Why Aquila Safari is a must when visiting Cape Town

It wasn’t going to feel like Africa until I had at least seen a monkey/zebra/elephant and so a few night’s into our stay we checked into Aquila Private Game Reserve, about a two-hour drive from Cape Town. From our research it seemed that to do a real 5-dayer of a safari the place to be is Johannesburg and you’re looking at spending a lottt of money. However this wasn’t the the main focus of our trip and we were staying primarily in Camps Bay, Cape Town, so we were content with doing a sort of half–way house safari which Aquila provided perfectly. On driving up to the reserve, little monkeys hopped across the road in front of our car as if to welcome us.

Aquila is essentially a large private reserve, but it’s so huge and set out in such a way that you do feel at one with nature and very much that you are within these amazing animals’ habitats, as opposed to the other way round. There’s a peaceful hush in the place, and as we grabbed lunch outside by the pool we spotted elephants in the distance, quite a surreal lunch experience. After we ate we were straight into a safari truck and off for a sunset game drive – our guide was knowledgeable and funny and led us around the reserve, pausing as we passed rhinos, elephants, giraffes, wildebeests, hippos, monkeys, before taking us through to the lion enclosure. For me, my only experience seeing such animals have been in zoos back when I was younger and this can be an uneasy experience, with small enclosures and the animals just sat there still. It was amazing to see giraffes, zebras, lions prowling the area, with the soft warm glow of the golden hour before sunset.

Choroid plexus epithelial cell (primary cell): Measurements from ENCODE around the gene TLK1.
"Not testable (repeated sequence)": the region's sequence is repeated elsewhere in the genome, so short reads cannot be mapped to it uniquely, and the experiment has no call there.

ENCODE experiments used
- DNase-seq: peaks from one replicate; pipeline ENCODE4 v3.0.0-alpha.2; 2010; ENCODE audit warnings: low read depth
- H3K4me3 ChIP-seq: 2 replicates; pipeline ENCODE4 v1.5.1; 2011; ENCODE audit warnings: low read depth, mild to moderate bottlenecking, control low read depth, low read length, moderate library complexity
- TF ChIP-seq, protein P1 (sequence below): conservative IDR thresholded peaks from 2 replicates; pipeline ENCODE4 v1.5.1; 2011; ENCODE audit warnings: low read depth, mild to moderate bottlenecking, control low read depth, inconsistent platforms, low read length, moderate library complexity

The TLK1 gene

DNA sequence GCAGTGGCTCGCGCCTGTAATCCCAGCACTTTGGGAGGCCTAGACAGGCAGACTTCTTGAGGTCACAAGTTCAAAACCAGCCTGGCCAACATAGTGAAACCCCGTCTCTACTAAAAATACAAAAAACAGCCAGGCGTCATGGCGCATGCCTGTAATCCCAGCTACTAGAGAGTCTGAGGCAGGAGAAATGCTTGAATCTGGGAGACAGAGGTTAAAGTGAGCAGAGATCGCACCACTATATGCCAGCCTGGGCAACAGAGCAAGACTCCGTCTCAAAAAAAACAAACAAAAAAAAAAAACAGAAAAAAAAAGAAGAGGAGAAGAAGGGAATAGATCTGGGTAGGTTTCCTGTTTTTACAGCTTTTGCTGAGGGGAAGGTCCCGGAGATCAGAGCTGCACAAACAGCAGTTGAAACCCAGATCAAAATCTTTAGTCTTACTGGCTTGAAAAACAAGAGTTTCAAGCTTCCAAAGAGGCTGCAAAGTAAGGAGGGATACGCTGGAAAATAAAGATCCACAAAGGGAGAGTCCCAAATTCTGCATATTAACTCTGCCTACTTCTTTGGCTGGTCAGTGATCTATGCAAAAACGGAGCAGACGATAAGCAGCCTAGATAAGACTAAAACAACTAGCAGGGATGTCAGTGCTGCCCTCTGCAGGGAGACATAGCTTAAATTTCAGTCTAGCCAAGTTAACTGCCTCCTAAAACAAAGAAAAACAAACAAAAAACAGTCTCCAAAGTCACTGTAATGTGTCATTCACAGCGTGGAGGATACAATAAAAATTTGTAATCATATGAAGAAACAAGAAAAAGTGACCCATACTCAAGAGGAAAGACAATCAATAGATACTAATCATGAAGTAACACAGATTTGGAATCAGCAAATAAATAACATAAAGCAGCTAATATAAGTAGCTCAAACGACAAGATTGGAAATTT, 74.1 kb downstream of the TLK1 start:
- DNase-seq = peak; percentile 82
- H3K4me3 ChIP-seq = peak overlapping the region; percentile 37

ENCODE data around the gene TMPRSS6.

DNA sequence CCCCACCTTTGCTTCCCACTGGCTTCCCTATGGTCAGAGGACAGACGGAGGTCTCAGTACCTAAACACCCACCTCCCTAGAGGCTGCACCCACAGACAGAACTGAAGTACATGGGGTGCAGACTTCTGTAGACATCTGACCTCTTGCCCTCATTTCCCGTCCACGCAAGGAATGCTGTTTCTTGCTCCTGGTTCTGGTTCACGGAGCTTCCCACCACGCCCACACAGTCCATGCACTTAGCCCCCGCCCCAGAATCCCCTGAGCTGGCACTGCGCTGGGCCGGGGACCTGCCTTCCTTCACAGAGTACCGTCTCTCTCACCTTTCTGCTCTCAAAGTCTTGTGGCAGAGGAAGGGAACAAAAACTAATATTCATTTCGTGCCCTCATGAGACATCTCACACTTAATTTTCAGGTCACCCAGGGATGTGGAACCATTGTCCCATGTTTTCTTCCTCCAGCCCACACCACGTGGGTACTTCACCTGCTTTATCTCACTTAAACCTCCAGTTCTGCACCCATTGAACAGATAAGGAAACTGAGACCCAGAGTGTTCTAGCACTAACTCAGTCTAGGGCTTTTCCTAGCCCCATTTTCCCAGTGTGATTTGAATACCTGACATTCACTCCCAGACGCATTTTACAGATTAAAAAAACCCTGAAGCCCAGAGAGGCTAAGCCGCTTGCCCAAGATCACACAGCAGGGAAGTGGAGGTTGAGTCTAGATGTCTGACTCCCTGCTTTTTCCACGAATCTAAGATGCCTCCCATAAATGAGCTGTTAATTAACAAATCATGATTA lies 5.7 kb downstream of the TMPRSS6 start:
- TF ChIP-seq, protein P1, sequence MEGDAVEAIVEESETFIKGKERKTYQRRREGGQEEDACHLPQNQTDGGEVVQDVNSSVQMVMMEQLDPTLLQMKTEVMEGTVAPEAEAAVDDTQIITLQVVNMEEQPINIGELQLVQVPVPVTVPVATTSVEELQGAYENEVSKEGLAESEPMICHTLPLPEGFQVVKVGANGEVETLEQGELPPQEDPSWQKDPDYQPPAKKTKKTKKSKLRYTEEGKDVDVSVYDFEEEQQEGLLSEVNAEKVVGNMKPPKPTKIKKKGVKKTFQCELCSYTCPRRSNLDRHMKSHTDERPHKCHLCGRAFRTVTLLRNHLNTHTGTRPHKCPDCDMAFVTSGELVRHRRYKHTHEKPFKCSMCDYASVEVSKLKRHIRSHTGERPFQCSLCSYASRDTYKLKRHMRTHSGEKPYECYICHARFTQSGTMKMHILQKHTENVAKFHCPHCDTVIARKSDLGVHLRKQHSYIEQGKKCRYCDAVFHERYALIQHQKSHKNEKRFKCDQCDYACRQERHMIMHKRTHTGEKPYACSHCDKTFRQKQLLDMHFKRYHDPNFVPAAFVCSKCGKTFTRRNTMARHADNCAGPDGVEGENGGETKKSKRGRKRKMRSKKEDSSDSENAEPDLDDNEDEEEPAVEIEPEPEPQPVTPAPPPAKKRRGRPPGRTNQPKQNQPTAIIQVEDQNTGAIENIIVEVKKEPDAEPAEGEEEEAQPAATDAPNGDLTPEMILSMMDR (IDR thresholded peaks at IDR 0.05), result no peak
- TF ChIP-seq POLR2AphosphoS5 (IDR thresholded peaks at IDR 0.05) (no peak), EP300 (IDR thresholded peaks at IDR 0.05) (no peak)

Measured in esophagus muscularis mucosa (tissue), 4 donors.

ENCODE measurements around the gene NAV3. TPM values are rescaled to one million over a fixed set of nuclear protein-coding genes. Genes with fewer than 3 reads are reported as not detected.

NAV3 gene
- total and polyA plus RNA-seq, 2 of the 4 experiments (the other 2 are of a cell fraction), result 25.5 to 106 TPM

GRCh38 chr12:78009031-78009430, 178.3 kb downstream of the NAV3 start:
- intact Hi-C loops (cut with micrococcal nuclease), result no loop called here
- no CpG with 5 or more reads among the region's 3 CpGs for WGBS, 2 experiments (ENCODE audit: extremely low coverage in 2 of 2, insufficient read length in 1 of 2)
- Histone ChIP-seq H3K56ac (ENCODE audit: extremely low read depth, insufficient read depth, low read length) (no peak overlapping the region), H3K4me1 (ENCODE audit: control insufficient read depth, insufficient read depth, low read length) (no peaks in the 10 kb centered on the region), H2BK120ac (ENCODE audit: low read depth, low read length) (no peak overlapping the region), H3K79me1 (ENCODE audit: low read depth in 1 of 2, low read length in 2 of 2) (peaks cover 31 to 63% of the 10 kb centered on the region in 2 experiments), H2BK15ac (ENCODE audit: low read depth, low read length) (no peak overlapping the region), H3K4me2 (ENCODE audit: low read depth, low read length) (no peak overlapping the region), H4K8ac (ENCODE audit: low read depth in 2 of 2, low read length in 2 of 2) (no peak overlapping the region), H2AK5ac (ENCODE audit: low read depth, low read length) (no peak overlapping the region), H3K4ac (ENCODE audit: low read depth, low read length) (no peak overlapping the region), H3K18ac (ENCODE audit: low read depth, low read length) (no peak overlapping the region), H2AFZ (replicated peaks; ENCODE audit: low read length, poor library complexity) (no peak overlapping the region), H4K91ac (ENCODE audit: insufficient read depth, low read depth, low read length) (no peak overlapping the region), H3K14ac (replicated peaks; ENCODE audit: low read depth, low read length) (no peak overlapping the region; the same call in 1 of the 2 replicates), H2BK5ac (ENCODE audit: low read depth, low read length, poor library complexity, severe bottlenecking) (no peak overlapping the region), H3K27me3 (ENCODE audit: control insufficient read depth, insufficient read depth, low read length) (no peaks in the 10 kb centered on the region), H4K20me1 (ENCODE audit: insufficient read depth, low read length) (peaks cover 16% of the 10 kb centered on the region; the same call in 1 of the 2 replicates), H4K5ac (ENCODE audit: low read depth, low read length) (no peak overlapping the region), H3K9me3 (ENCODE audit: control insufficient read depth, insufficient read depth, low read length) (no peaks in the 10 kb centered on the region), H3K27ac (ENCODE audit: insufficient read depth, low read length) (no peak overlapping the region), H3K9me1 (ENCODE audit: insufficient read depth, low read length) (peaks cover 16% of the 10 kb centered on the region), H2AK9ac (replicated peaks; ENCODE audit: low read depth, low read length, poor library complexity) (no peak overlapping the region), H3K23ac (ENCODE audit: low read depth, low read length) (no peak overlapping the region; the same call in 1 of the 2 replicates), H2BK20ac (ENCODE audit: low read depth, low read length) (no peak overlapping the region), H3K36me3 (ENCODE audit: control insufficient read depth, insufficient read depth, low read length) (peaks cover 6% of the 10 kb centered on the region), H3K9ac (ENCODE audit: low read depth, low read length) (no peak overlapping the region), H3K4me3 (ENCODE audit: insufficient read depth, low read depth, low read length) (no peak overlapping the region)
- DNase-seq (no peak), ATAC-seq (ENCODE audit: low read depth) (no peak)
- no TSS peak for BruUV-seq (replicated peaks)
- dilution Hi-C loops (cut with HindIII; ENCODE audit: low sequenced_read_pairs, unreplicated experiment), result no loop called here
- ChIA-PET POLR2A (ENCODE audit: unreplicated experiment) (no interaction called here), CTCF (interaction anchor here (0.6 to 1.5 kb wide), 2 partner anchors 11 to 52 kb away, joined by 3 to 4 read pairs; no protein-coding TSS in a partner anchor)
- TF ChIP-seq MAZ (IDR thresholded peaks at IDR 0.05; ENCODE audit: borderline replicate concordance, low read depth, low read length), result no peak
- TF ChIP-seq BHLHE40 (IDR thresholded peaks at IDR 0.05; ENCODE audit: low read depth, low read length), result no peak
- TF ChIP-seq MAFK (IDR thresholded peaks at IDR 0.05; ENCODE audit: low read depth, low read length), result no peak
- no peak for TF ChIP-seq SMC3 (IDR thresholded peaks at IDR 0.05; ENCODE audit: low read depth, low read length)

It was the following morning however that cemented our stay as an experience we won’t forget in a long time. We’d booked onto a quad bike tour and luckily it was just us and the guide left to prowl the reserve. Phil, having quad-biked numerous times before, zipped off and circled the carpark area while I struggled to put my helmet on properly. Do you drive? The guide asked. Yes. Badly… I added. I failed my first driving test with 4 majors before my test was terminated and although this was almost 10 years ago, I’ve never quite got my confidence back yet….

A few runs round the carpark and Phil was chomping to get going so off we went! It was amazing to be out in the open amongst the animals, just the three of us at times with no one else in sight. The scenery was breath-taking. Our guide, x, had a trained eye and would point out both an elephant in the distance and stop to pick up a little tortoise the size of my hand on the side of the track. On seeing a pack of giraffes, he led us right up to them and we pulled up while they stalked around us.

We did hit a slight problem when, about 10 mins into the trip, the terrain got a little rockier and demanded slightly more masterful steering… On hitting some rocks and steering into some bushes on one side, I got my accelerator and break mixed up… so instead of breaking myself to a stop, I actually sped up and crashed into the bushes to the right, causing the quadbike to topple over and throw me right off. Phil, the hero that he is, jumped off his bike and came running. The guide looked a little despairing and asked if i wanted to do the rest of the session on the back of his. But no, resilient(!) and with a cut on my elbow that phil was going to hear a lotttt about for the next week or so, I continued, albeit a little slower…

It was one of the best mornings we’d had in a long time – seeing wildlife up so close and being out in the open with them was amazing. The thrill of racing around on quadbikes, and in such beautiful scenery, was an experience I’ll never forget. The quadbike tour ended up being about 3 hours in duration, which was real good value for money – a definite must if you visit.


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